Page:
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Everything posted by basque

  1. Very helpful suggestions - thanks! The kids are getting a thin upside down caramel pineapple for New Years!
  2. Hi everyone - I was gifted an older copper pan I don't recognize and can't find on the web - does anyone know its intended use, or anything else? It's 11.5 inches diameter, handle is 7 inches long. Underneath the handle there's a faded imprint with the first part illegible but the second part - very faded - says "LIMITED EDITION." It's obviously machine tinned, not hand painted. I'm mainly curious what the intended use is. Thanks!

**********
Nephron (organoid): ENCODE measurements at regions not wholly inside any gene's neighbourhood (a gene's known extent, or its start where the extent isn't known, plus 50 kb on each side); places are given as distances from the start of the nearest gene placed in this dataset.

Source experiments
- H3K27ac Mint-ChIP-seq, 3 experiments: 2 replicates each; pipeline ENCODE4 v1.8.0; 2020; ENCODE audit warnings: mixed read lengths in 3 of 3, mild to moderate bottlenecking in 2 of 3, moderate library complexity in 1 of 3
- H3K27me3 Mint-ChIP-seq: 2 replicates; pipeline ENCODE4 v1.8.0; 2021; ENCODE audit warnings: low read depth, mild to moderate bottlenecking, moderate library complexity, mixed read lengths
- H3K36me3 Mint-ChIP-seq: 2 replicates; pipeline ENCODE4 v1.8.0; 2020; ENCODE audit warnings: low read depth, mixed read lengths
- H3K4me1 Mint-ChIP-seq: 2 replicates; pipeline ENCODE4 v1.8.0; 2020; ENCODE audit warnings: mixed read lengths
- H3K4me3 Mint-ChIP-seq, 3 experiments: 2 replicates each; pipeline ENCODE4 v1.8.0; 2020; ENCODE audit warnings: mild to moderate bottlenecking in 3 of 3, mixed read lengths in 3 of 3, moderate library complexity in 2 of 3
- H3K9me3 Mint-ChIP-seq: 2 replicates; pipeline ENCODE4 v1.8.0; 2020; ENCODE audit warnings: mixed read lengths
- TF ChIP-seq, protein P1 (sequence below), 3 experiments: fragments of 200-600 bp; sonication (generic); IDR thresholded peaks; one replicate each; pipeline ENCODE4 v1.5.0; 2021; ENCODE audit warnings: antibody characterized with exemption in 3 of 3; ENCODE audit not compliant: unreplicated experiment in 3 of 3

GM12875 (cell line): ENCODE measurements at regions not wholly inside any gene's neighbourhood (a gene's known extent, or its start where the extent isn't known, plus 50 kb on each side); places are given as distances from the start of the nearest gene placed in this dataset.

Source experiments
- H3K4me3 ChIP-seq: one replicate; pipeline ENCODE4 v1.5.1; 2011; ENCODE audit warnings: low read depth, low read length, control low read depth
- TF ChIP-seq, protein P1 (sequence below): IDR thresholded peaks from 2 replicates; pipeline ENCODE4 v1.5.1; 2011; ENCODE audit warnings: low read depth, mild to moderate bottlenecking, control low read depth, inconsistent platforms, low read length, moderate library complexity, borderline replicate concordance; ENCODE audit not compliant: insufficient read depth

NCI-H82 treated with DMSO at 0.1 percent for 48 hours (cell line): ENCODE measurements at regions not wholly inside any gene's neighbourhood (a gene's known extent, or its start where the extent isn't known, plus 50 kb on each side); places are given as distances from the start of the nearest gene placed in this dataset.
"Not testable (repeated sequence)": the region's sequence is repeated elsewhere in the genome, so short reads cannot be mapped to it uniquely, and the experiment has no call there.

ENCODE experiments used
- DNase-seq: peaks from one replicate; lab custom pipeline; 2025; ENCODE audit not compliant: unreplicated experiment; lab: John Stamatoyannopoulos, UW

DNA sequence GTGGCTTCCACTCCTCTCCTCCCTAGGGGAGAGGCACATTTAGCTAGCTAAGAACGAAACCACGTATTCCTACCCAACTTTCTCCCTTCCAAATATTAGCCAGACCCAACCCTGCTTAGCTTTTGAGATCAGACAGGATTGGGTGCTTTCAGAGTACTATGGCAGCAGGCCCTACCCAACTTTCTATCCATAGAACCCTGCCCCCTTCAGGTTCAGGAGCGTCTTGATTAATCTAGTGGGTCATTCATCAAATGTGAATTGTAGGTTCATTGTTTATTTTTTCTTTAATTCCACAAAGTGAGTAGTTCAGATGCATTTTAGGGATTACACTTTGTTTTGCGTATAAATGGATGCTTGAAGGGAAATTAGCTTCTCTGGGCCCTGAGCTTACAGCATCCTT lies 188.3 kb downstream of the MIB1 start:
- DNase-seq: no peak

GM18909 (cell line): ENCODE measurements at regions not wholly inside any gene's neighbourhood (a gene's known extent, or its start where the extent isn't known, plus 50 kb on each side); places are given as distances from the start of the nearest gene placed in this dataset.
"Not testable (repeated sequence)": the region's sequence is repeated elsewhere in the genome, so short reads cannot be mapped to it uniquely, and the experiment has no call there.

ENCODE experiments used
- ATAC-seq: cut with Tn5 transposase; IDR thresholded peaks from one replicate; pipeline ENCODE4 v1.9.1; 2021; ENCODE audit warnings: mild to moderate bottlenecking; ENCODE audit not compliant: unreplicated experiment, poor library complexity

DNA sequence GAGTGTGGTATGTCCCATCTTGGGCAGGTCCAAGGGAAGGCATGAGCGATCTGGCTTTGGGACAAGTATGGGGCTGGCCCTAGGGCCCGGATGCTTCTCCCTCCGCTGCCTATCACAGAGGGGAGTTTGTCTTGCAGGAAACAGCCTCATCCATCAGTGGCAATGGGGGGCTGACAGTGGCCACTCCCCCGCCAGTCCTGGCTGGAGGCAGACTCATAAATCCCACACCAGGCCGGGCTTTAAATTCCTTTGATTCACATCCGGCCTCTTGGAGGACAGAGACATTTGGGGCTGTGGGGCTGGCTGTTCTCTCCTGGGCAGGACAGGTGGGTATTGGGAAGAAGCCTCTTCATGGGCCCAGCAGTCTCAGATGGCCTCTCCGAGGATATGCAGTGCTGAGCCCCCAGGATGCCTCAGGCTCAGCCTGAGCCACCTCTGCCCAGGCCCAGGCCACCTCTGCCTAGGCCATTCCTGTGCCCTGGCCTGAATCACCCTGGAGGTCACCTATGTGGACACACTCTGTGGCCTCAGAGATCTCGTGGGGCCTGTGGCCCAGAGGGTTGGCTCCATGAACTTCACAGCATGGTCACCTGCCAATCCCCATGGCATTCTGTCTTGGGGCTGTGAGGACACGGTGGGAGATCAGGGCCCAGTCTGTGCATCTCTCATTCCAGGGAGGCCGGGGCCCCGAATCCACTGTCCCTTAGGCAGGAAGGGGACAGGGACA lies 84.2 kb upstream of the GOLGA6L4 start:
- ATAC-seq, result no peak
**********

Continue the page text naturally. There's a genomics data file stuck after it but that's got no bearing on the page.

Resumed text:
3. I would absolutely love to test, but I'm far from a full-fledged vasco. My mom is a first-generation American (maiden name Antxustegi) whose parents came from Andorra and San Sebastian, and I used to cook on the line for Judy Rogers, Wolfgang Puck, and others. Been making charcuterie at home for years, but haven't tried a chistorra yet. Would love to talk more if you're interested and need any help at all!
  4. Very happy to hear it! Can you give us a teaser - any beef, or all-pork in your recipe?
  5. Fantastic to hear, Jeff. Best of luck and I'll stay tuned in to learn about a drop date for the book. BTW, I agree Spanish cured meat is 'next' so I'm psyched to see your role in this.